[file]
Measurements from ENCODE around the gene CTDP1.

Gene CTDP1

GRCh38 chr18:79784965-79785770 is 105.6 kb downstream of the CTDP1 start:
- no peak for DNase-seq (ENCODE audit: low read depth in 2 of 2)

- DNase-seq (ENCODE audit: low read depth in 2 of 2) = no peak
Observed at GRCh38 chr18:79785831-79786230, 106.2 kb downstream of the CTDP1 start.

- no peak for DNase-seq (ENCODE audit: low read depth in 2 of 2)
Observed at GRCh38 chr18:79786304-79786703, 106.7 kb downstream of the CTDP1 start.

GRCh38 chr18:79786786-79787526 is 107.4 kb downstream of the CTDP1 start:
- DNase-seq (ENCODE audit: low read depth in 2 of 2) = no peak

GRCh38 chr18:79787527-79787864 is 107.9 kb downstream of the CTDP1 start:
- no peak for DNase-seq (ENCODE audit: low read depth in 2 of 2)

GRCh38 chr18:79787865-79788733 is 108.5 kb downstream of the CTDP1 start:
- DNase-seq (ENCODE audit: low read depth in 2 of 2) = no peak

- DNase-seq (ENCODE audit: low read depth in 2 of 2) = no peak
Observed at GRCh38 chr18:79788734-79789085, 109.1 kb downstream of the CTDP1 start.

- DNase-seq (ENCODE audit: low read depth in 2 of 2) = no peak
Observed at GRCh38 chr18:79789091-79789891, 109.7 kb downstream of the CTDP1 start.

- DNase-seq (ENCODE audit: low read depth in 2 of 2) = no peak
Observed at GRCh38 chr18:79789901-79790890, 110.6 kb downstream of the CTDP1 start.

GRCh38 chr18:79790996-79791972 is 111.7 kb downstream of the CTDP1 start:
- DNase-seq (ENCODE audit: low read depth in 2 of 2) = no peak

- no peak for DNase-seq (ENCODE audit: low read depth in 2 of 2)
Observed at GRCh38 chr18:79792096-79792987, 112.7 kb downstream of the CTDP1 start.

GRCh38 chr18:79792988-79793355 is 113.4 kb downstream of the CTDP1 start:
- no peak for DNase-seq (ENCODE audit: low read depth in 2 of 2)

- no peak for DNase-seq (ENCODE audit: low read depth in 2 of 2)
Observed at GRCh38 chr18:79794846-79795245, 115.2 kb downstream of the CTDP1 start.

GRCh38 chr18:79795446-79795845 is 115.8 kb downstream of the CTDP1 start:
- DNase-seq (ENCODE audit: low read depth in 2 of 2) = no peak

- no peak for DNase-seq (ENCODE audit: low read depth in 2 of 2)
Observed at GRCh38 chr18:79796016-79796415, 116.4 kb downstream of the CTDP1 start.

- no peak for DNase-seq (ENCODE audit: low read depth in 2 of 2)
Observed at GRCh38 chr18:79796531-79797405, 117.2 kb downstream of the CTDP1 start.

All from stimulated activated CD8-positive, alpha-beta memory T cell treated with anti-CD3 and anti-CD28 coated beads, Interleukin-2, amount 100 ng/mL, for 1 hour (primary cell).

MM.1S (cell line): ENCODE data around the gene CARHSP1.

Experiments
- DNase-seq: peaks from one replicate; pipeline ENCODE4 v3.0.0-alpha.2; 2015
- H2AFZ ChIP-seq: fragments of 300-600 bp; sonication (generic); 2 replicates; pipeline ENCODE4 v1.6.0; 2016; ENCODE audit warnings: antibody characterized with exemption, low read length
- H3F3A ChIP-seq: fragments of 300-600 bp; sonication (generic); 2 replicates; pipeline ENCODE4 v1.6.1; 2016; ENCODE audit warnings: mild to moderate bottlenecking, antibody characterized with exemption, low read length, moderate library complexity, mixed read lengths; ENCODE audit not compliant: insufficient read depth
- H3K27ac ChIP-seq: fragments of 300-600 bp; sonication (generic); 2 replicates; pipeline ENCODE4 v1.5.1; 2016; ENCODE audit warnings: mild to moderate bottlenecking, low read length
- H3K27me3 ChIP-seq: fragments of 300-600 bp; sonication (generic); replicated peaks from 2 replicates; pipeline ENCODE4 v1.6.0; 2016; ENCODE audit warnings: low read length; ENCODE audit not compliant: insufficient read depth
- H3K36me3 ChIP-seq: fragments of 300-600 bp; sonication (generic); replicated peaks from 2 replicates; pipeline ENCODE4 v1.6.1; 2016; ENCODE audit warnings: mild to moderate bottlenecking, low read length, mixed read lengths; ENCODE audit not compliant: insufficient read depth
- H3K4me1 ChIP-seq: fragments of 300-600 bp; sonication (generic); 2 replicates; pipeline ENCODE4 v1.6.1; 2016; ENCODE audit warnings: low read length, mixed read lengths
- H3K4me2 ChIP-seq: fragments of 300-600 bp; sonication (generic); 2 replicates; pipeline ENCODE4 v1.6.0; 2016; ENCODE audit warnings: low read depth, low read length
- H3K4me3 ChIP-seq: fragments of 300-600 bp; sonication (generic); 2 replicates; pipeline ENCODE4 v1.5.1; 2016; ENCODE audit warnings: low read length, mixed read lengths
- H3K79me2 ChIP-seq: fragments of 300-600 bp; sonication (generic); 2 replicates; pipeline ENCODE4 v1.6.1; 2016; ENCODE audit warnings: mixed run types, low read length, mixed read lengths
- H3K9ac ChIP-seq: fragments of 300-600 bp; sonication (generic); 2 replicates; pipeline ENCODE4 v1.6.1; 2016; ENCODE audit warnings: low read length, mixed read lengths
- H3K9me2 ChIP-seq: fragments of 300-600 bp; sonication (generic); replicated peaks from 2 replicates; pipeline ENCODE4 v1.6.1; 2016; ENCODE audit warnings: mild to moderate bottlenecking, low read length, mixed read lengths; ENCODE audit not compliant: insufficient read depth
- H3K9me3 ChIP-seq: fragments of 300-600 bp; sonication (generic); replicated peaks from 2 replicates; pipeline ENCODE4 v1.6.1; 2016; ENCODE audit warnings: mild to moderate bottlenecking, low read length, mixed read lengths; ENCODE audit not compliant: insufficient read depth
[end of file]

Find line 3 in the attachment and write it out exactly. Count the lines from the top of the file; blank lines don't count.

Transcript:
GRCh38 chr18:79784965-79785770 is 105.6 kb downstream of the CTDP1 start: